March 26, 2023

The first random quantum processor unit

Yes, surprisingly enough, the term “quantum” is used for an actual product, which does not include mattresses, ointments, or wristbands. This time it is real and amazing.


the device, Released by Quside (Kota, 5th grade) is a random number generator, which is very simple according to GPTChat:

import random
# gera um inteiro aleatório entre 1 e 1 milhão
random_number = random.randint(1, 1000000)

In practice, it is not so simple, and random numbers are very important. They are used all the time in encryption, every page you go to on the internet relies on random numbers to maintain a secure connection, and when that isn’t possible, bad things happen.

In World War II, several Nazi bugs helped the cryptanalysts at Bletchley Park. On one occasion he always used a German radio operator his girlfriend’s name, “Cillie”, to initialize the front panels of the Enigma machine. When they intercepted messages from him, they were decoded faster.

On another occasion, the operator sent a long message, and the other side reported that it was broken. Instead of rewriting the message using a new encryption key chosen from today’s table, the slow tedesco retransmitted the same message without changing the keys.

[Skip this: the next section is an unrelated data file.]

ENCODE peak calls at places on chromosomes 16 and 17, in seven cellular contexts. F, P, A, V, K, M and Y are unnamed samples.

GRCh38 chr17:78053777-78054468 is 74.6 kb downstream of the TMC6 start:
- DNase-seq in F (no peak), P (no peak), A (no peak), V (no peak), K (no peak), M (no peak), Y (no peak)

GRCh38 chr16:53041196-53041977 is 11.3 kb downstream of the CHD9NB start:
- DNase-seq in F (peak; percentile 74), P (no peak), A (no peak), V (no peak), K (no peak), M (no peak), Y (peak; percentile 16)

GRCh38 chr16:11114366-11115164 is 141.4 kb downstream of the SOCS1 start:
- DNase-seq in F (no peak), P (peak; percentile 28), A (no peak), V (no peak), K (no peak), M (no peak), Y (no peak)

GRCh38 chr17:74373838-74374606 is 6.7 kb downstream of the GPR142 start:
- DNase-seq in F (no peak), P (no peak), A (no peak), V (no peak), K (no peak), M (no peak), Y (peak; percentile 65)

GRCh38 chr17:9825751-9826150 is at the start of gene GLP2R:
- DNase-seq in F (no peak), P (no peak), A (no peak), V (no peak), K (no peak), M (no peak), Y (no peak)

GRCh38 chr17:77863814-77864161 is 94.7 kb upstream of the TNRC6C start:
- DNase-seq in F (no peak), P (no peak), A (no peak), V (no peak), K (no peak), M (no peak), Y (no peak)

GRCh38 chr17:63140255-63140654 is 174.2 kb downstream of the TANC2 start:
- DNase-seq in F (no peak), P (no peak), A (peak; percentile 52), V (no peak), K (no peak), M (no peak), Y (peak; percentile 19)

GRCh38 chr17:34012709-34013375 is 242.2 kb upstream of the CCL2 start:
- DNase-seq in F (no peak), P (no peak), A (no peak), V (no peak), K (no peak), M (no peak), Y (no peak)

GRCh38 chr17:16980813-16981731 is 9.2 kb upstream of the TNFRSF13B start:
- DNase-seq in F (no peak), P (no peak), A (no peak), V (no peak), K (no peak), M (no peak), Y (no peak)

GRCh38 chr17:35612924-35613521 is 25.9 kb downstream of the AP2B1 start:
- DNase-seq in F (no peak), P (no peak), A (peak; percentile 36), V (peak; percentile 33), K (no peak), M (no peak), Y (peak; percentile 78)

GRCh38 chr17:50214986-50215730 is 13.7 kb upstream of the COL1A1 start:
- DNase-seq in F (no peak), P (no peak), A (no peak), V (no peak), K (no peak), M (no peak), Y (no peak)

As expected from Enigma, it turned the text into something completely different from the previous version, but since the keys didn’t change, this gave the Brits a gateway into the Enigma spinner settings.

People imagine computers made it easy to generate random numbers, and that’s true of our daily lives, but not everything https closes the connection to xvideos. Spies and the military rely on advanced encryption, and nerds at the NSA feast on our everyday encryption.

Even a random thing like a dice or a coin isn’t really random, differences in shape and weight will create statistical weights that will eventually generate a usable pattern for the cryptographer.

Being a truly random generator it can generate a pattern for a while. It is the nature of random values. Most people don’t understand that it’s entirely possible to land on their head 10 times in a row, and it’s just not likely. Apple ran into trouble with this when it introduced shuffle play on the iPod.

People started complaining that some tracks were being played multiple times, and in some cases the iPod was playing the same track twice in a row. The programmers protested, explaining that there was nothing wrong, it was normal to choose randomly.

Steve Jobs wrote code to avoid playing the same track, and to normalize “random” distribution.

Perhaps the most advanced encryption system of World War II was SIGSALY, a 50-ton monster, running 40 racks and consuming 30 kilowatts, with the sole function of encoding audio transmissions in real time.

The bug compressed the signal, manipulated the harmonics and shuffled everything using a random noise source generated by recording the oscillations of mercury vapor tubes. The signals were recorded on vinyl discs, which were then distributed to the various parties.

Here you can see ticks very well. (Credit: DOD/Public Domain)